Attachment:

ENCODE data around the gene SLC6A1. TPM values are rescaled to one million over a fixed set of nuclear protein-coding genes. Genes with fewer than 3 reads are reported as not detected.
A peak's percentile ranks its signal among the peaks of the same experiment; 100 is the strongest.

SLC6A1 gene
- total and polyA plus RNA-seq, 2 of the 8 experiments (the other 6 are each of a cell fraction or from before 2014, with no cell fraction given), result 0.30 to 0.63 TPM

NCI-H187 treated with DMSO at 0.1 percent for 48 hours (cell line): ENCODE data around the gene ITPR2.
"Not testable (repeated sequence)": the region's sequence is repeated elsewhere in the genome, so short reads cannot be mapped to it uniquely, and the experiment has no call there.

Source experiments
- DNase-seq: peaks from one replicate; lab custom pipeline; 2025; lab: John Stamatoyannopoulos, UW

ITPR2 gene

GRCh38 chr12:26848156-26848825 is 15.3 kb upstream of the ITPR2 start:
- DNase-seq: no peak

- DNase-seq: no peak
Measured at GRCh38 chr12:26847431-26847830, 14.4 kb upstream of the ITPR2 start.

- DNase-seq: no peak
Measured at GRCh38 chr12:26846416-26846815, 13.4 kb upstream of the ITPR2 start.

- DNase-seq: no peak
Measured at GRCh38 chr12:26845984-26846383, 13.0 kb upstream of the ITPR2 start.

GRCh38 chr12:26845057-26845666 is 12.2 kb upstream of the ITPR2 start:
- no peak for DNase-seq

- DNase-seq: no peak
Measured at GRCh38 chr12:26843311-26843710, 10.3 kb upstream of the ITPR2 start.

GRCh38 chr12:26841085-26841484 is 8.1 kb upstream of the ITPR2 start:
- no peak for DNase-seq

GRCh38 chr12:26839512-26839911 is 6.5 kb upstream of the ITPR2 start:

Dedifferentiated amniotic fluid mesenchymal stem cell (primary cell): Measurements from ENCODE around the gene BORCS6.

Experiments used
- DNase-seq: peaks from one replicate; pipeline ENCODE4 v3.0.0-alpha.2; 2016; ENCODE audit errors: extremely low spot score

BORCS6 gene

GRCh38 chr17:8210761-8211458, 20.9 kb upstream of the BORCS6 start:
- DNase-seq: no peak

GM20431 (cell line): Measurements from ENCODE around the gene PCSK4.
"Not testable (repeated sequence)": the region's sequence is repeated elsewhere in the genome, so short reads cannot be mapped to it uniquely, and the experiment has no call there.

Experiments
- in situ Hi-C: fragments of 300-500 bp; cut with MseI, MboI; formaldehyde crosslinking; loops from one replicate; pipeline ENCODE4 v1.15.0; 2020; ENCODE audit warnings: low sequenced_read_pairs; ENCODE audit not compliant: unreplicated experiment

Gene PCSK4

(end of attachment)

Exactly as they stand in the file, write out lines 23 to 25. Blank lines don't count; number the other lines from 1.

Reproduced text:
- no peak for DNase-seq

GRCh38 chr12:26839512-26839911 is 6.5 kb upstream of the ITPR2 start:

Dedifferentiated amniotic fluid mesenchymal stem cell (primary cell): Measurements from ENCODE around the gene BORCS6.